In sales, it's often said that you earn the right to do business with a customer. The opposite is all too often the case for procurement – the business and suppliers must deal with you in some capacity whether they want to or not. In recent years, supply risk has risen to the forefront of new procurement responsibilities and concerns. ISM has even created a new risk board (of which I was a part), webinar series and conference focused on supply risk. Yet we wonder if this effort may be futile, as finance organizations slowly strip procurement and supply management teams of supply risk responsibility.
Over on Procurement Leaders blog , Paul Teague recently called attention to two surveys which together suggest why supply risk is declining not for companies, but for procurement. As he observes, "a recent report from Procurement Leaders' Procurement Intelligence Unit (PIU) says that CPOs are not so concerned about risk as they were a year ago. In fact, in its comprehensive CPO Planning Guide for 2013, based on extensive surveys with a range of CPOs, the PIU actually noted a considerable drop in concern for risk. That drop in concern is unfortunate. It seems we need a reality check here."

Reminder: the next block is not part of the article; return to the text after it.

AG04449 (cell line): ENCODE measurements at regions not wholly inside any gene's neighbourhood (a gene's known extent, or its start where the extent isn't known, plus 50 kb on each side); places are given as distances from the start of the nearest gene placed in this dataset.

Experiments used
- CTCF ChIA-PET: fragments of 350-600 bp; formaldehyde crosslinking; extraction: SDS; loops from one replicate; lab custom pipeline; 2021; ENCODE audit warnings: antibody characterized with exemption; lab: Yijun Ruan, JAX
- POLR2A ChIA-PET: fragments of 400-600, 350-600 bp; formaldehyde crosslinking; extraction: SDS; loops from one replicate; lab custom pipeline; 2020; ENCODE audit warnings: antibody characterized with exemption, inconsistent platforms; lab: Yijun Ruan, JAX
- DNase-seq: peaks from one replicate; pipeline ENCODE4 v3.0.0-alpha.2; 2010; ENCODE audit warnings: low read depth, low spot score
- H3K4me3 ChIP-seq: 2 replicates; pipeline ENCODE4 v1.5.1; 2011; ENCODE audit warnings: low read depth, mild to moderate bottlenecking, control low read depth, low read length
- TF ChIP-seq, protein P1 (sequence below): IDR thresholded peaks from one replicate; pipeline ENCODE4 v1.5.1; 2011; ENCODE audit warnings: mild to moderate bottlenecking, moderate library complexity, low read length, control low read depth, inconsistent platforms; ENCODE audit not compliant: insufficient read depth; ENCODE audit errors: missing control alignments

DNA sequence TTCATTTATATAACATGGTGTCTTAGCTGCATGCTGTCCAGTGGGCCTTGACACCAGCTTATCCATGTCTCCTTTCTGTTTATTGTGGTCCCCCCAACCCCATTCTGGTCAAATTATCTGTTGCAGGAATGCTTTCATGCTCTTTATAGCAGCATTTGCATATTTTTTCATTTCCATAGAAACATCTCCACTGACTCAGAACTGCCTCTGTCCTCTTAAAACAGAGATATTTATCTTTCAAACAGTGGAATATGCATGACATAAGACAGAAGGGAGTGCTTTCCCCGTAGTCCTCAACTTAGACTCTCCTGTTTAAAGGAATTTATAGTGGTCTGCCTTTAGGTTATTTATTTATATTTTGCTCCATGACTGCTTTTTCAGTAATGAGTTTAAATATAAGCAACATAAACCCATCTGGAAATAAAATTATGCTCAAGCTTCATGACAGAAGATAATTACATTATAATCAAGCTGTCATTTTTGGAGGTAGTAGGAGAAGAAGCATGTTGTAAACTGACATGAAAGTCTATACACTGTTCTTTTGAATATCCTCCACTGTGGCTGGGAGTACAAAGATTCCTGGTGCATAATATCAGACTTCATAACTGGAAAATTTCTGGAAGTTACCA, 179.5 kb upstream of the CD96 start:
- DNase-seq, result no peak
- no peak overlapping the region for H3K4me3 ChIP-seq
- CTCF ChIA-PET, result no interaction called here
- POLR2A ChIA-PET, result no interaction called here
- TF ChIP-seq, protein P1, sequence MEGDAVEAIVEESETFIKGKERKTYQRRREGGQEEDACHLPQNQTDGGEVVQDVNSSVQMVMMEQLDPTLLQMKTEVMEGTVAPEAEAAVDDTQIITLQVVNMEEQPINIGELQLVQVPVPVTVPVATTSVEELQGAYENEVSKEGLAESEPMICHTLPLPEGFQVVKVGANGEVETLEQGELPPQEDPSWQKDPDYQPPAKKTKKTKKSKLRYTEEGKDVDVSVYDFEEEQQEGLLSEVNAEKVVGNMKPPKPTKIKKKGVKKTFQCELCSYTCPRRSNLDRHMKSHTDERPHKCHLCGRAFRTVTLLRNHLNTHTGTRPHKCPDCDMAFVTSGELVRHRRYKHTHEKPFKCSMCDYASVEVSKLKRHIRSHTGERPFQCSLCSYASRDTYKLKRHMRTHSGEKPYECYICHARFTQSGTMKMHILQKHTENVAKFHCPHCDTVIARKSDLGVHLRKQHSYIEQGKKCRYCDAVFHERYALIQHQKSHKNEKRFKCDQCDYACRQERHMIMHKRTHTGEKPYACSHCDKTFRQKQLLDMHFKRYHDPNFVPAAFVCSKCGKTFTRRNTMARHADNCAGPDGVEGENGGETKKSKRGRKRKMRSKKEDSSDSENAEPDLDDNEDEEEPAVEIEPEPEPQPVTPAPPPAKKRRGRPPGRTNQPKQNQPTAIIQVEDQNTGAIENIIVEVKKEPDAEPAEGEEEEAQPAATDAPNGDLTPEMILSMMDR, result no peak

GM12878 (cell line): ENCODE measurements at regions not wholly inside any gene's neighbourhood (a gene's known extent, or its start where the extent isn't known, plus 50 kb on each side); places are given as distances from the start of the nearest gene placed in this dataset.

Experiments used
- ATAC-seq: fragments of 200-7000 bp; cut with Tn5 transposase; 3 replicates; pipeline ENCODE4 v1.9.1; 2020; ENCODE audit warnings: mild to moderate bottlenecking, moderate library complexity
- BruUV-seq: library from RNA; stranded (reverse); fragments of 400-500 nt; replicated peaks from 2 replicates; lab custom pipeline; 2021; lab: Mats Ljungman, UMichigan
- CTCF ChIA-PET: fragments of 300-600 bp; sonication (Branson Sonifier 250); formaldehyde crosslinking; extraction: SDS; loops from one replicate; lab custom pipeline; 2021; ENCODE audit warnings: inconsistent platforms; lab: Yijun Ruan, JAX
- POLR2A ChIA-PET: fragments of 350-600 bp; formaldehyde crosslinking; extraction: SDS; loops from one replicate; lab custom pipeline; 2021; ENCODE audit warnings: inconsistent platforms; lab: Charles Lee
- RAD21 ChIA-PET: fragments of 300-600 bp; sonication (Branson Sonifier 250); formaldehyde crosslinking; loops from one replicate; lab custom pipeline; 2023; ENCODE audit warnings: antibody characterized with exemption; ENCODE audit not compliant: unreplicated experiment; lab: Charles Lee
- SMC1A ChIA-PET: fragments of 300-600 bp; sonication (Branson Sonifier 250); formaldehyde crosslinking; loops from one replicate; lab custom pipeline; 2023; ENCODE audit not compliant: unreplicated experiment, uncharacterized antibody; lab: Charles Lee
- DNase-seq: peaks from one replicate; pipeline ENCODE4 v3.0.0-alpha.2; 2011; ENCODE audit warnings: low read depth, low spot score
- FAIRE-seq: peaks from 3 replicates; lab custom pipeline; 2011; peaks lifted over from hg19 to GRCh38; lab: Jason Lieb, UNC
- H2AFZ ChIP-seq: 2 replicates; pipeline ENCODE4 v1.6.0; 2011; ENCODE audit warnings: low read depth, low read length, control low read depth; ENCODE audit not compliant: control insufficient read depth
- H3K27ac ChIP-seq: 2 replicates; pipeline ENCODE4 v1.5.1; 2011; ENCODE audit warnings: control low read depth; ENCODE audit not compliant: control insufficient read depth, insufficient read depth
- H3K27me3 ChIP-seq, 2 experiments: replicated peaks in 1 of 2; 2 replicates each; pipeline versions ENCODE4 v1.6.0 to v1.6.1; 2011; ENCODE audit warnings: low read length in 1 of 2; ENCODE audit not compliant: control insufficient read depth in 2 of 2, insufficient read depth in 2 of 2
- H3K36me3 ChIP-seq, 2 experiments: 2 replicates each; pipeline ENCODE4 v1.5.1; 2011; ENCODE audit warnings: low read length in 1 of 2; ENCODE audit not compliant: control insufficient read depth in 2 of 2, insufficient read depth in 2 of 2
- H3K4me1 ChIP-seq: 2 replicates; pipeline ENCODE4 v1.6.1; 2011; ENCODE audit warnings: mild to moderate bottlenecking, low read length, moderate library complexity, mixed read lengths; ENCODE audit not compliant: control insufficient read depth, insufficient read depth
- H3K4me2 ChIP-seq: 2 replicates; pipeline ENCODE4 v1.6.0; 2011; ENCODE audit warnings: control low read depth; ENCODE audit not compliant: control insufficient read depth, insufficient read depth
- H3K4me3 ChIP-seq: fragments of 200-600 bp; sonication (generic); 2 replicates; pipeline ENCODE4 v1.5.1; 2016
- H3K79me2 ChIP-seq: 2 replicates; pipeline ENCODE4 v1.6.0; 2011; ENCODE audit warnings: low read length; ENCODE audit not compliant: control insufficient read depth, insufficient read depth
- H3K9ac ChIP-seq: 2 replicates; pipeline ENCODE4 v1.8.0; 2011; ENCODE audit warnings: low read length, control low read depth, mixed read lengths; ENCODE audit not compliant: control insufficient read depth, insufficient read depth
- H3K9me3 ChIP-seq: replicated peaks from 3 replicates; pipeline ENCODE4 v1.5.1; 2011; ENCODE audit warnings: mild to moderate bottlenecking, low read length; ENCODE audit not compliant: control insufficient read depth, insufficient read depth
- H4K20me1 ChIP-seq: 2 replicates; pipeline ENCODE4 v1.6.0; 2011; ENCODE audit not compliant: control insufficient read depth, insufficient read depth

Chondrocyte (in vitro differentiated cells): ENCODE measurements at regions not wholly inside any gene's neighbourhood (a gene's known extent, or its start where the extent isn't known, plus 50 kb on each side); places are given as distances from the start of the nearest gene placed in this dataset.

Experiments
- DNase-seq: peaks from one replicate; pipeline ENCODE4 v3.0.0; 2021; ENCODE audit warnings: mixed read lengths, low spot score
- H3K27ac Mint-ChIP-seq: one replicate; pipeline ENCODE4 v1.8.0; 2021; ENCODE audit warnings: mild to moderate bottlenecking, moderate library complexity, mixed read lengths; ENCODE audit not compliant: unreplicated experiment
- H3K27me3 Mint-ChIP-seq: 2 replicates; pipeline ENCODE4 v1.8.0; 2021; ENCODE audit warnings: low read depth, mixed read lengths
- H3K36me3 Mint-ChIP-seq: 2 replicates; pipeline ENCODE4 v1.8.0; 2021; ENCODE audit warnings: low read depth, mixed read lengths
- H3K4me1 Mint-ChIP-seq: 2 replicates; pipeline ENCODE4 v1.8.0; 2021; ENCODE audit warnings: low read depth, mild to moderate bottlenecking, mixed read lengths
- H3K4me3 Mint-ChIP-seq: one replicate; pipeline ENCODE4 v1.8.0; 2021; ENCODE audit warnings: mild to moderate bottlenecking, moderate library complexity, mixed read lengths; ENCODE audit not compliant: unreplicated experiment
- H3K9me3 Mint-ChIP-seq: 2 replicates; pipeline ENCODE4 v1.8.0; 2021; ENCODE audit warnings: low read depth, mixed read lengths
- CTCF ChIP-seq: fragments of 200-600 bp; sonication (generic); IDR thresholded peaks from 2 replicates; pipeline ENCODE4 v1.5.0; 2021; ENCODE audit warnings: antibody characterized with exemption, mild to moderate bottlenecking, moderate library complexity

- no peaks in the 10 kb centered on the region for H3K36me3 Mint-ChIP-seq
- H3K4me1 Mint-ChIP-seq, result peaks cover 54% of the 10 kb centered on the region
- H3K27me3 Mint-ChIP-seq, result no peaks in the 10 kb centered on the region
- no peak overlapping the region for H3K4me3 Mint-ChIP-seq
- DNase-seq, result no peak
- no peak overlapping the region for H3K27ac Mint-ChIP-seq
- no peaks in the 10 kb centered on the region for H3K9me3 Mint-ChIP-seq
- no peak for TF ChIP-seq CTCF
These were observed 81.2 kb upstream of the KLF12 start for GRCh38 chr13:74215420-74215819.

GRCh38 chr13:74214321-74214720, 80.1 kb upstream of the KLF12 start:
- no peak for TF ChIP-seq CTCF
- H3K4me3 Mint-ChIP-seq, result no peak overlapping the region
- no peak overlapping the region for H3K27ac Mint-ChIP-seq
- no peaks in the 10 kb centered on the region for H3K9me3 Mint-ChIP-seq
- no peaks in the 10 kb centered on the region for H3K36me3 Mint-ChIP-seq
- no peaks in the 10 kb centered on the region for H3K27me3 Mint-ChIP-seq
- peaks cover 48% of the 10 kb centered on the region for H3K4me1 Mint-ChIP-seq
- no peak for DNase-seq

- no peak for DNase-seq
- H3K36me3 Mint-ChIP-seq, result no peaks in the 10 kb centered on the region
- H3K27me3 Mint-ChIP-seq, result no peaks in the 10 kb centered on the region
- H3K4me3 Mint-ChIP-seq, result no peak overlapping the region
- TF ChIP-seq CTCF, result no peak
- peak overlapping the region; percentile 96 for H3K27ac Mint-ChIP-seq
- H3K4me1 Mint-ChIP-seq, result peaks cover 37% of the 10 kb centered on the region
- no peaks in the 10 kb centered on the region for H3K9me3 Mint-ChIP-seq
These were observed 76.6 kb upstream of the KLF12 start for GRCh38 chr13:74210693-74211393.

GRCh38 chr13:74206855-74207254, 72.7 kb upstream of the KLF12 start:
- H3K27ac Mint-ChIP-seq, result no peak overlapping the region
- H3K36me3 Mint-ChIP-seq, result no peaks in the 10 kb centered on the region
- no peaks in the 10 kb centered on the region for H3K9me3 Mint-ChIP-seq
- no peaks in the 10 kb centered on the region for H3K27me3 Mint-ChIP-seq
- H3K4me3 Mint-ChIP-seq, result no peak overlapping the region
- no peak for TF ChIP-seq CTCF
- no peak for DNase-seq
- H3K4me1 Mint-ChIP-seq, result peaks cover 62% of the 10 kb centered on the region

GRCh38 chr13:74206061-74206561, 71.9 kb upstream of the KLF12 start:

What is that reality check? It's the fact that CFOs now care more about supply risk than ever before. According to Paul, "CFO magazine recently released the results of a survey by its research group entitled The Finance View of Nonfinance Risks in Technology Companies. Among the top three such risks cited in the report: potential failure of vendors and suppliers. Forty-two-percent of respondents expressed concern with the risks of supplier performance."
Unfortunately, I don't believe there's a disconnect here between finance and procurement. The fact is that many finance organizations are increasingly taking charge of supply risk as part of overall GRC and enterprise risk management efforts. We'll explore why in Part 2 of this post.